Collins epitomises the ‘women supporting women’ movement

When Danielle Collins reached the Australian Open final in January, the American did not have an agent, a clothing sponsor or a coach.
Fast-forward three months and she has signed with IMG Tennis and is being represented by Serena Williams’ agent Jill Smoller, alongside Matt Fawcett.
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Smoller has nearly three decades of experience as an agent and has worked with a host of stars including Florence Griffith Joyner and Kevin Garnett, and has been a long-time pillar in Serena Williams’ camp.
Collins, who is a very vocal supporter of women in tennis and sport in general, was particularly interested in working with Smoller as one of the very few female agents in tennis and says it’s “an honour” to team up with her.
“That was one of the reasons I really wanted to work with her,” Collins told Eurosport ahead of her upcoming Madrid Open third round against Bianca Andreescu.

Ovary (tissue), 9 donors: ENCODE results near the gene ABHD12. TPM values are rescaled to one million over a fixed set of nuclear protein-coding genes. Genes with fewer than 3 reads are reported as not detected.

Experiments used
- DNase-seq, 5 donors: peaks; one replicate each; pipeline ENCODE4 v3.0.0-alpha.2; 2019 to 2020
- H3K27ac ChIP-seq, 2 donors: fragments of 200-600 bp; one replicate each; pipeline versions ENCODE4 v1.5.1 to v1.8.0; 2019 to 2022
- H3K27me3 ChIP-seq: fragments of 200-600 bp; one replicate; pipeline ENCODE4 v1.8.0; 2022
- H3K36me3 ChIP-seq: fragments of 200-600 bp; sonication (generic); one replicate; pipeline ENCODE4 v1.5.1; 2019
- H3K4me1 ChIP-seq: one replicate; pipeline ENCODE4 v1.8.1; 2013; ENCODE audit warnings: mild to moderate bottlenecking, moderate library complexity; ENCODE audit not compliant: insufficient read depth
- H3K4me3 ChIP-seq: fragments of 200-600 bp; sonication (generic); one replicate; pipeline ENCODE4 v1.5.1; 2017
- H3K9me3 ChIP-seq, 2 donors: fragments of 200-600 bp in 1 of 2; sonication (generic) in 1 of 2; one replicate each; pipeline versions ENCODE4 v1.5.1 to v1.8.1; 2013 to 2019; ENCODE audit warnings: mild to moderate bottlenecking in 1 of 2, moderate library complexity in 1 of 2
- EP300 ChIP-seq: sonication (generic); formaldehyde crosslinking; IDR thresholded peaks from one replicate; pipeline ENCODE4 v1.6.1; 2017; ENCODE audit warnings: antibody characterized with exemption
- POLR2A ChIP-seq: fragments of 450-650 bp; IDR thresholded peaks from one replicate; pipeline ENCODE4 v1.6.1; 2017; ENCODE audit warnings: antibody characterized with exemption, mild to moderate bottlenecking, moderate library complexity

“After Australian Open, we kind of went down a list of different agents that I might be interested in working with and to be honest I wasn’t really interested in working with anyone but Jill and that is because of her character, her loyalty to her clients, and obviously her achievements over the years.
“I think all of the deals she’s negotiated for various athletes and entertainers it speaks for itself. She gets it from the tennis side, being a former player. Just really all of our values and goals that I have off the court really aligned well in working together, so it’s pretty exciting I have to say.”
World No.8 Collins will be facing former US Open champion Andreescu for the first time on Sunday.